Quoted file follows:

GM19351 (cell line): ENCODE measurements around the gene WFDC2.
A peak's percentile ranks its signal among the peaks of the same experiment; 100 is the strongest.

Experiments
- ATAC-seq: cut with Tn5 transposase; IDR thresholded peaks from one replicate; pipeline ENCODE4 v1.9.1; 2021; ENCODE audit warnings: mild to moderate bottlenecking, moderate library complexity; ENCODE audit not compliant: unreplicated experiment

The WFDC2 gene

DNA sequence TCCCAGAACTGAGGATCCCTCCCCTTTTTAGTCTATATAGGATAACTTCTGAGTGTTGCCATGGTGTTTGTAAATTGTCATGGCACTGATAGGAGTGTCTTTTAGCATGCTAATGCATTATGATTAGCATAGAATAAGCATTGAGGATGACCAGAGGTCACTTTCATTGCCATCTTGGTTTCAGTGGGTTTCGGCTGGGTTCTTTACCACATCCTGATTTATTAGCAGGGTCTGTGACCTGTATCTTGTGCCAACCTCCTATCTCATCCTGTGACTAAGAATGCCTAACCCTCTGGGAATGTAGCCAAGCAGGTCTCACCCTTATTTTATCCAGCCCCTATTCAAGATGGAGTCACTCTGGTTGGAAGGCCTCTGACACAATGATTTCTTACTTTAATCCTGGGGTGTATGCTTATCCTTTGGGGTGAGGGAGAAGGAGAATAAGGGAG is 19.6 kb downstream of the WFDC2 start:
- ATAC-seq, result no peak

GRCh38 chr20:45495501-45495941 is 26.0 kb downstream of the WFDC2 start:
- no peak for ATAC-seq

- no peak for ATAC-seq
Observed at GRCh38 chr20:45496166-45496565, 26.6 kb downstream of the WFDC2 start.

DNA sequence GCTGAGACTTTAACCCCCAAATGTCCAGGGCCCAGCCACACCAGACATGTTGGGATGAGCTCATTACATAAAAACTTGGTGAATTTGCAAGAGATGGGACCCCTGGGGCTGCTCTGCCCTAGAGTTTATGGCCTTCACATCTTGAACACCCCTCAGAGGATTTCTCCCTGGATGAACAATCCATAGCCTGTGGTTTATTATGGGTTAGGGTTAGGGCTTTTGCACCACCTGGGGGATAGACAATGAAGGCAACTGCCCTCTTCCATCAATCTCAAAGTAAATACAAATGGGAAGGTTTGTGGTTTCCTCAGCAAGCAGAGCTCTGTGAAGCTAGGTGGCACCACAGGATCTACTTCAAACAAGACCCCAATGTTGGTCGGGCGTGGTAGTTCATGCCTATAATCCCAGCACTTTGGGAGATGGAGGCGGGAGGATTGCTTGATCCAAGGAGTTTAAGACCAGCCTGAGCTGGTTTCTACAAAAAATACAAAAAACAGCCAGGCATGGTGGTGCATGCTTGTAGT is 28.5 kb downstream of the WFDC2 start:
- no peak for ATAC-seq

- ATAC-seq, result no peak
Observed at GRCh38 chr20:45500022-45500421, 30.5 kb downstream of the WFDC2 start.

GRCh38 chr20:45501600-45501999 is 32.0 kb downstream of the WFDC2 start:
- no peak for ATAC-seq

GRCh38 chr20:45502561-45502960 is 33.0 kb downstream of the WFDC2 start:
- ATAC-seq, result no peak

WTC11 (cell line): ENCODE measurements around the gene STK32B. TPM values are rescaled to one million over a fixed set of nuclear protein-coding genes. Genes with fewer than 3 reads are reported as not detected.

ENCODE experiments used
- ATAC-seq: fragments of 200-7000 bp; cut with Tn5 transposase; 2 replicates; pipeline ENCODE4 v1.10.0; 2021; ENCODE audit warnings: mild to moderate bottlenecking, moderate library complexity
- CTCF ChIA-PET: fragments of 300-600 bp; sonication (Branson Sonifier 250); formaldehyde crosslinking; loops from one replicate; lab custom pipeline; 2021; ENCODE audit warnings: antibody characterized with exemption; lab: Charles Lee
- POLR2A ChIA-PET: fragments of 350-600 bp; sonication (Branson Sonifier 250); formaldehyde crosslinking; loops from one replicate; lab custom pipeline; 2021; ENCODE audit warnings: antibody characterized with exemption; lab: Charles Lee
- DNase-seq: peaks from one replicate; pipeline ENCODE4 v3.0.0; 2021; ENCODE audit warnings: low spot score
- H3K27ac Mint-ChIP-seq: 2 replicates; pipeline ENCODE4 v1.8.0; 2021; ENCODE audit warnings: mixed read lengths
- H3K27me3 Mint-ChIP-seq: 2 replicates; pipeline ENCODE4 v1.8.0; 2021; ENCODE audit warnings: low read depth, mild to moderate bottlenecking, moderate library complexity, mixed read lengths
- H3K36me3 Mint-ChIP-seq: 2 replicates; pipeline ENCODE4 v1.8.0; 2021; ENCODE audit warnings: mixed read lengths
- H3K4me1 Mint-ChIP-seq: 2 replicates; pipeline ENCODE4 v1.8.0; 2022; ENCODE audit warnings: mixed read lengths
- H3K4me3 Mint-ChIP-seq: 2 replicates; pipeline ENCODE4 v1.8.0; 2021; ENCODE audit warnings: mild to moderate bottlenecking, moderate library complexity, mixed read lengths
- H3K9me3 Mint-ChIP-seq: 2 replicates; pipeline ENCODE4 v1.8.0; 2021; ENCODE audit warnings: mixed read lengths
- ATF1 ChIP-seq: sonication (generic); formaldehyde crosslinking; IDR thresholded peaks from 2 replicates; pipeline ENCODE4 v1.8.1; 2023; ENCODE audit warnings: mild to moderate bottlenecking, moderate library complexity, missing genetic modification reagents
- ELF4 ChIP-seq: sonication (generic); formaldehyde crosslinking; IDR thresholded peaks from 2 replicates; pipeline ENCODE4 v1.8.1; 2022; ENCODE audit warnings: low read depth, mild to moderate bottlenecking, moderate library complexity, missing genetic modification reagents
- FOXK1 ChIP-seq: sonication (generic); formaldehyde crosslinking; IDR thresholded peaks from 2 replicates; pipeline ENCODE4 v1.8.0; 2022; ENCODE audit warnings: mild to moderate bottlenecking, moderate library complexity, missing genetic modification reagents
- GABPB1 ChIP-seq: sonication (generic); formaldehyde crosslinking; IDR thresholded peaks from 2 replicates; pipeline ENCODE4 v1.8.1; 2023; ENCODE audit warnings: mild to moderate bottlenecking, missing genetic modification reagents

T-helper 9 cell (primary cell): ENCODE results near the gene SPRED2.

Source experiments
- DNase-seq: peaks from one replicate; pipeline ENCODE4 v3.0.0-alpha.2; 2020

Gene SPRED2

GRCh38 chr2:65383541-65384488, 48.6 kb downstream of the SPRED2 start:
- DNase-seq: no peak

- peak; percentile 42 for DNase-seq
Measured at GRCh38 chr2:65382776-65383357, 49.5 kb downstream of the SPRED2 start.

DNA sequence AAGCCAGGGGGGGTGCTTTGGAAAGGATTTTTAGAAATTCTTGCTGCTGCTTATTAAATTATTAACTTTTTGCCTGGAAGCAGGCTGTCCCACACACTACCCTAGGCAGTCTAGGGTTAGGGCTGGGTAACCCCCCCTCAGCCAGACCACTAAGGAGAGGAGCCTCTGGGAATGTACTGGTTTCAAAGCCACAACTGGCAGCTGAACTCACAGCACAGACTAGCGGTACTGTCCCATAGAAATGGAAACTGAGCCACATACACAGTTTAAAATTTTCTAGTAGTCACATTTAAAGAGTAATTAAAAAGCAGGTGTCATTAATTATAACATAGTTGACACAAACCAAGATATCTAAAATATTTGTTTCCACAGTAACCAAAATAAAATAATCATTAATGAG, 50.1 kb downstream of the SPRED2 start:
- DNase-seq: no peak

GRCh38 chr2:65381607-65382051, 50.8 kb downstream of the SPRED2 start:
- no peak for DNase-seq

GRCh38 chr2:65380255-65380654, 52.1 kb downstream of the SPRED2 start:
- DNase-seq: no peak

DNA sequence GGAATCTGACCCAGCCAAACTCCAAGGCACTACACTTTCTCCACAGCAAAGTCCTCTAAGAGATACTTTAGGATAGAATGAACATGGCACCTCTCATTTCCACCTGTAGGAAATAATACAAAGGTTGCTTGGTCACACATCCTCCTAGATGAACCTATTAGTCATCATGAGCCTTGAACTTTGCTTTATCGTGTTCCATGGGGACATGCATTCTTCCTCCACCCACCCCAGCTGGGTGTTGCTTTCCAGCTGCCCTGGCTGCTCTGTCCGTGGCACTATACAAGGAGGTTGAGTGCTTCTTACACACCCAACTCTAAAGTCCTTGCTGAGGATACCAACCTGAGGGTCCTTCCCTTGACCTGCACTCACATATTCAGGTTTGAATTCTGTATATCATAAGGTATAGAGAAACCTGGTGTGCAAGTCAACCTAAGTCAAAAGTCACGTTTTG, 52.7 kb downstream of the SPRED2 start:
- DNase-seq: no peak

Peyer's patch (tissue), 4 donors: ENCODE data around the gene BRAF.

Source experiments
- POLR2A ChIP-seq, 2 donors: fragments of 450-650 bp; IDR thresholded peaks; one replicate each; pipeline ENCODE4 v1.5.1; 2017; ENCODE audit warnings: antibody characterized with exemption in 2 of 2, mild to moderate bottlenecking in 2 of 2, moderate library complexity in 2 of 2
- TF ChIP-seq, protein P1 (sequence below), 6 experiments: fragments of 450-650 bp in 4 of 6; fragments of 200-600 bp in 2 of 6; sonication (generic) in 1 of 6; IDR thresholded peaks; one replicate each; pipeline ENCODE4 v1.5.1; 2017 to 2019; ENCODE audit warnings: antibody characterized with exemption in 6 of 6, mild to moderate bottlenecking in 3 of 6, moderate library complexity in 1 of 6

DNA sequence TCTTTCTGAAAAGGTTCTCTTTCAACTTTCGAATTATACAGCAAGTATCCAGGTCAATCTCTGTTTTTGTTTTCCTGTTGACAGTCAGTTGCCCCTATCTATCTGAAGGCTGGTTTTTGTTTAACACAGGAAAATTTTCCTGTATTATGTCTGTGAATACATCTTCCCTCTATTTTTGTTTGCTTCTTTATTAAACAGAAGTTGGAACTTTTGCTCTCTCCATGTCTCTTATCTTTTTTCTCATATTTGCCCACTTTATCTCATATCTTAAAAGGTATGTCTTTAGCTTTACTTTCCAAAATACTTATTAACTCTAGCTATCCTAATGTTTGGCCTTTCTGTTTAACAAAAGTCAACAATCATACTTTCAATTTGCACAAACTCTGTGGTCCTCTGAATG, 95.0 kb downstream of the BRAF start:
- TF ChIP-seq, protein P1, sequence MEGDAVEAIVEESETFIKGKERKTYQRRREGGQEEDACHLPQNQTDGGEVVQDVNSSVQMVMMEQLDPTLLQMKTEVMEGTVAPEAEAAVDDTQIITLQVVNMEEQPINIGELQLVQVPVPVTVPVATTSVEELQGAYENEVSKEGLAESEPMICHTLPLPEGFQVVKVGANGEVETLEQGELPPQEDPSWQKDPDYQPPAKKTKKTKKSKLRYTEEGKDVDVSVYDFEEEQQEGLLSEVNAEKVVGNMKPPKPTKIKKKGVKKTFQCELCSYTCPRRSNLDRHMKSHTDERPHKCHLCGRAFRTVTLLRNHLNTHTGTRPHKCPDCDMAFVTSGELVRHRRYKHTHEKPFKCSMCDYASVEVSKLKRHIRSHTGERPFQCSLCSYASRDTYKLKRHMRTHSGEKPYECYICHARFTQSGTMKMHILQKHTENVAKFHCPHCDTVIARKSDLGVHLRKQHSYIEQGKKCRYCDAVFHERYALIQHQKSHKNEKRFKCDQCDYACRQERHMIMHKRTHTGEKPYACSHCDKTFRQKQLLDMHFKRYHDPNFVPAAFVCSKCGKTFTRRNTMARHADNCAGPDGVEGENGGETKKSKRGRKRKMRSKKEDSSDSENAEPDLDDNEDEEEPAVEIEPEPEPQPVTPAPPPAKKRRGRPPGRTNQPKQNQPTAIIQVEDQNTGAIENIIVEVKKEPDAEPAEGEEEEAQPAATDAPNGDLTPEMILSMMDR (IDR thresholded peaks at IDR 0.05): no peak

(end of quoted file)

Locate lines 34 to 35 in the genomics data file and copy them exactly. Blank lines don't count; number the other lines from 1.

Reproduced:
- FOXK1 ChIP-seq: sonication (generic); formaldehyde crosslinking; IDR thresholded peaks from 2 replicates; pipeline ENCODE4 v1.8.0; 2022; ENCODE audit warnings: mild to moderate bottlenecking, moderate library complexity, missing genetic modification reagents
- GABPB1 ChIP-seq: sonication (generic); formaldehyde crosslinking; IDR thresholded peaks from 2 replicates; pipeline ENCODE4 v1.8.1; 2023; ENCODE audit warnings: mild to moderate bottlenecking, missing genetic modification reagents